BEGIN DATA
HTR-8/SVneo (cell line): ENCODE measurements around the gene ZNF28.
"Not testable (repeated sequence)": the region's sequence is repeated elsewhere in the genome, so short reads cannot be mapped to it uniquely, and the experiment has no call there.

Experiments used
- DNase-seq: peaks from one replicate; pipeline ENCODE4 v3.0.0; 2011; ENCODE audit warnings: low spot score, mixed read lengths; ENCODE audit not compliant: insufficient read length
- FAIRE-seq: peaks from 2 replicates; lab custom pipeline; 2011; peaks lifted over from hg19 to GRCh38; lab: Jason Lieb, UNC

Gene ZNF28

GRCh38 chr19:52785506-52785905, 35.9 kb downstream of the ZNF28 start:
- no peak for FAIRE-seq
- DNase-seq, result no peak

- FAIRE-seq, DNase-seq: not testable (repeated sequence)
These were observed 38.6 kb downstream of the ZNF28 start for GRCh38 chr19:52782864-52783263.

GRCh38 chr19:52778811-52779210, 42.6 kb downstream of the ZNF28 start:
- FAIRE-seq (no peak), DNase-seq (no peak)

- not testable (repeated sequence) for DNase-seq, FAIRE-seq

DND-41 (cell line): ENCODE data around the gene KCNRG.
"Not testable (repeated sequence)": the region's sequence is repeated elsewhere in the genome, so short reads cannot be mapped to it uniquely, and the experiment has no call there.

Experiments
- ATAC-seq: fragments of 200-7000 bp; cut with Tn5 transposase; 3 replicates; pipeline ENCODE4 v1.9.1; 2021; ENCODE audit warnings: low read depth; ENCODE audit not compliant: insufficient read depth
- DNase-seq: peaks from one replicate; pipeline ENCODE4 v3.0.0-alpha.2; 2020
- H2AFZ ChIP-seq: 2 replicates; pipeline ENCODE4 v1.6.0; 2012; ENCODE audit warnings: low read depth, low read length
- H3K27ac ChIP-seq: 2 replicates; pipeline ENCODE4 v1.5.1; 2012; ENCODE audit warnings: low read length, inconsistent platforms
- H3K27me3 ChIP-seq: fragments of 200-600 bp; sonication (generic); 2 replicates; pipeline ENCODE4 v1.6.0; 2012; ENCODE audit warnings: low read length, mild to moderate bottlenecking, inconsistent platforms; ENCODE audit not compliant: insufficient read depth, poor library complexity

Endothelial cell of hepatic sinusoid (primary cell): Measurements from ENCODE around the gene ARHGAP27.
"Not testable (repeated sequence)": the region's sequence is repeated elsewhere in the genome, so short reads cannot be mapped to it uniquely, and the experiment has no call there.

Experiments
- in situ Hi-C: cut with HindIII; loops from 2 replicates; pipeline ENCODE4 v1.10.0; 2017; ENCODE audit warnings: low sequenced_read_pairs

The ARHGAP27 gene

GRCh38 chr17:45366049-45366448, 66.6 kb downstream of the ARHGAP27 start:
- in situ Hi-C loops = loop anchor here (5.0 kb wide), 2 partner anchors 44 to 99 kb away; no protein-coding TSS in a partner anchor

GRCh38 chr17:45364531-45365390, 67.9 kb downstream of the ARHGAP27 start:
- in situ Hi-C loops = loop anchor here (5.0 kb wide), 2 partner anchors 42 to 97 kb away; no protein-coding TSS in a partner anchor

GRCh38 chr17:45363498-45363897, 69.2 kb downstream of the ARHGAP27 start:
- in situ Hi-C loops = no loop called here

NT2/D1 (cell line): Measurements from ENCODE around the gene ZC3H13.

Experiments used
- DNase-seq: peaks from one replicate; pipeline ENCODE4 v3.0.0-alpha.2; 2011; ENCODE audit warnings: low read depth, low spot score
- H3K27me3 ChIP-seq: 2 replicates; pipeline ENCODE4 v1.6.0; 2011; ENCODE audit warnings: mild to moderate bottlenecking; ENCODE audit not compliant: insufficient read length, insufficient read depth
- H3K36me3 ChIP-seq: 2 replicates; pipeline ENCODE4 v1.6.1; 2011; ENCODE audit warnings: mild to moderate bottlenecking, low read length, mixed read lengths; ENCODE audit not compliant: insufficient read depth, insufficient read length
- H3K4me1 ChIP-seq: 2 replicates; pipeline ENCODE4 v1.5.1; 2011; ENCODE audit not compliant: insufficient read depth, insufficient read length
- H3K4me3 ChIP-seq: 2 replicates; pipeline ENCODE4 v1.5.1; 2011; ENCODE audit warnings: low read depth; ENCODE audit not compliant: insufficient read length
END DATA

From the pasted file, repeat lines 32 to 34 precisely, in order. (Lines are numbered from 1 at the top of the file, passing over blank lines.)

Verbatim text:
GRCh38 chr17:45363498-45363897, 69.2 kb downstream of the ARHGAP27 start:
- in situ Hi-C loops = no loop called here

NT2/D1 (cell line): Measurements from ENCODE around the gene ZC3H13.